Current Ethernet Not Enough?

At the recent Ethernet Technology Summit, there was grousing going on about the need for more power-conservative switches, for more manageable switches, but most of all for faster Ethernet.

Facebook, for one, spoke of having 40Gbits coming out of each rack in the data center, and related how its 10Gb Ethernet fabric is not enough and won’t scale. There are new standards (100Gb Ethernet and Terabit Ethernet) but they are not yet finalized. Analysts suggest that there is a pent-up demand for 100Gb Ethernet, and the conference bore that out.

Supposedly, there is supp

Largest Data Center Consolidation Ever…

The United States federal government recently announced that there was to be a reduction in the number of data center facilities. The United States CIO Vivek Kundra sent a memo to agencies announcing the move and required preparations for it.

In 1999, there were 432 facilities; eleven years later, the number has nearly tripled to more than 1,100.

Reasons given for the massive reduction include costs and energy efficiency. With the changes in the federal government that happen every four years (otherwise known as “electing a new president”), it should not be a surprise that the consolidation is to happen by 2012.

With the economy as it is currently, any massive change like this will affect many sectors. Data center providers that have inefficient facilities will find themselves losing a major customer if federal agencies leave for other providers.

This shift to more efficient data centers, on the other hand, can spur the building of new data centers: this will affect the building trades in a positive way, and quite likely shift the related data center providers towards a more positive outlook.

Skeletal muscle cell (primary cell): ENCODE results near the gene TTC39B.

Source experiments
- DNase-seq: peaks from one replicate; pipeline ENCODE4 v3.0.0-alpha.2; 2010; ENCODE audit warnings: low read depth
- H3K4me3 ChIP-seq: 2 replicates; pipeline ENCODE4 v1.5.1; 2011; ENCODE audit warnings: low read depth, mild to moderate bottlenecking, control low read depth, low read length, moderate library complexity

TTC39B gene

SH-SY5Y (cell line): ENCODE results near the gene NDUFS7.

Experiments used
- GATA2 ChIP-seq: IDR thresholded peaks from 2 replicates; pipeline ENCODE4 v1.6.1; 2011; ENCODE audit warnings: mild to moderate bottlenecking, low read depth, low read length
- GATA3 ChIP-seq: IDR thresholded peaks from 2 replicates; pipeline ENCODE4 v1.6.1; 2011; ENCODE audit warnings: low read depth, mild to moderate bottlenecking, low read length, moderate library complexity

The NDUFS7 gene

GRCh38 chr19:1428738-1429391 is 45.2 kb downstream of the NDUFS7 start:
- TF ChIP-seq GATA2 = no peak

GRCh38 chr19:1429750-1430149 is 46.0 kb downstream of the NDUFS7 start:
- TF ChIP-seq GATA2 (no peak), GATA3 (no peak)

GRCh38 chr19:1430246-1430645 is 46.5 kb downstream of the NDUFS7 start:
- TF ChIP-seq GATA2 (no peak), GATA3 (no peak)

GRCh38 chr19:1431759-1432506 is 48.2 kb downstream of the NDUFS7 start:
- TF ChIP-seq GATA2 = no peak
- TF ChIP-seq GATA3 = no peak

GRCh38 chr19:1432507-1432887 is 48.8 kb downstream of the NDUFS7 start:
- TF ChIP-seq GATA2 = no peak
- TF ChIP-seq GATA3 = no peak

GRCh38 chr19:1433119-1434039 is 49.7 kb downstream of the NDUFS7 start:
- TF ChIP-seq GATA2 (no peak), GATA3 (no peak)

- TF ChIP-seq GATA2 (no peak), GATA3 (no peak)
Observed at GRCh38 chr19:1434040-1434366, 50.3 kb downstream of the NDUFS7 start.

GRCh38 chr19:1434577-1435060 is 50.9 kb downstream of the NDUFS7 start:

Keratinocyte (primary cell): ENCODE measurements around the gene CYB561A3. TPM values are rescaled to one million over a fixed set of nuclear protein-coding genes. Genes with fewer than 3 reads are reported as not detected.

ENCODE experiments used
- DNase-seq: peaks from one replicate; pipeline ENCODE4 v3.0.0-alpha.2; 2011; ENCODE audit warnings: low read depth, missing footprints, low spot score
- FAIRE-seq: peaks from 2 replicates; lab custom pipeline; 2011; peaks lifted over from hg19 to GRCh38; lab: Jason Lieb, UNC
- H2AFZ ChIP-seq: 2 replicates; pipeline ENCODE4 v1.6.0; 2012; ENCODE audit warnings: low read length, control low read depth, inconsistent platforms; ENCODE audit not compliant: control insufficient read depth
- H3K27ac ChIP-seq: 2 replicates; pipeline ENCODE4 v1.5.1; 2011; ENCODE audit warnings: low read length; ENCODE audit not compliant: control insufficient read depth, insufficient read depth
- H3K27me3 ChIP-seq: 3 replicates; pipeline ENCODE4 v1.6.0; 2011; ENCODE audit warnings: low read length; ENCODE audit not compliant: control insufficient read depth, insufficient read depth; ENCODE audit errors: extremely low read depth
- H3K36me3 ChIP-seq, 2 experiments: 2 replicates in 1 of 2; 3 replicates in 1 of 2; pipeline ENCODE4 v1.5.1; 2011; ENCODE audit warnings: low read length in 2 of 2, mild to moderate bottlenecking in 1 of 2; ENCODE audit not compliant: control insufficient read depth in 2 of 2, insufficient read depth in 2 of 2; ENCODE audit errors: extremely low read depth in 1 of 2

Intel is also going through a data center consolidation; they’ve an entire web site dedicated to the process which has valuable information.

A Book Review: “Green IT”

The book Green IT: Reduce Your Information System’s Environmental Impact While Adding to the Bottom Line by Velte, Velte, and Elsenpeter is extremely interesting. Unlike some other books that might go in this direction, this is not a book of theory, nor of political change, nor of persuasion. This is a book for IT staff about how to create a “green” data center and more.

Because of the nature of IT, going “green” can mostly be summed up in one word: electricity. A vast amount of what makes an IT department “green” consists of using less electricity wherever possible. This includes such areas as the corporate data center, the corporate desktops, and much more.

However, the book also gives significant attention to the other big environmental impact of computing: paper. There are a lot of ways to reduce paper use, and this book seems to cover all of them.

The book is in five parts: part I explains why to implement conservation in IT; part II talks about consumption; part III discusses what we as IT users can do individually to help the environment; part IV covers several corporate case studies; and part V expounds on the process of becoming “green” and how to stay that way.

It would have been nice to see more information about how the authors exemplified their suggestions during the creation of the book. The only hint of any environmentally sound practices is the recycled paper logo on the back cover (100% post-consumer fiber). That leaves more questions: did they use thin clients? Did they work from home? Did they use soy ink? Perhaps lastly, where is the e-book?

There is a web site that is set up for the book, but the current breadth of the site is disappointingly anemic. Some of the best web sites for Green IT would be Dell Earth, Intel, as well as IBM’s Green IT and Energy, the Environment, and IBM web sites.

It was interesting to note that HP’s Eco Solutions web site is “heavy” compared to the others – that is, it requires much more processing power to display, and requires a lot more time to download – which translates into more power consumption to view the web site. In addition, IBM and HP are the #1 and #2 in Computerworld’s list of Top Green-IT Vendors – whereas Dell is #6… HP also topped Newsweek’s 2009 list of Greenest Big Companies in America (along with IBM, Intel, and Dell in the top 5).